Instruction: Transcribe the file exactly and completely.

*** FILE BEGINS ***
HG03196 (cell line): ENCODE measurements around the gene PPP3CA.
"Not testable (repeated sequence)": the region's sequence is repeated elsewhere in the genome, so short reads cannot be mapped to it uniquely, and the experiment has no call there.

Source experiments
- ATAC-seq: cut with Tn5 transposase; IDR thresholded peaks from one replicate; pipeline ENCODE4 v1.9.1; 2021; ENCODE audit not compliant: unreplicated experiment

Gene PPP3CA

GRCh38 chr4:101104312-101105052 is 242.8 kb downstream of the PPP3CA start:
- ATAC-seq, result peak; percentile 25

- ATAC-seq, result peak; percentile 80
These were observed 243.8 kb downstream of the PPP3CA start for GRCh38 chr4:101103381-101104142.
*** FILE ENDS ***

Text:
HG03196 (cell line): ENCODE measurements around the gene PPP3CA.
"Not testable (repeated sequence)": the region's sequence is repeated elsewhere in the genome, so short reads cannot be mapped to it uniquely, and the experiment has no call there.

Source experiments
- ATAC-seq: cut with Tn5 transposase; IDR thresholded peaks from one replicate; pipeline ENCODE4 v1.9.1; 2021; ENCODE audit not compliant: unreplicated experiment

Gene PPP3CA

GRCh38 chr4:101104312-101105052 is 242.8 kb downstream of the PPP3CA start:
- ATAC-seq, result peak; percentile 25

- ATAC-seq, result peak; percentile 80
These were observed 243.8 kb downstream of the PPP3CA start for GRCh38 chr4:101103381-101104142.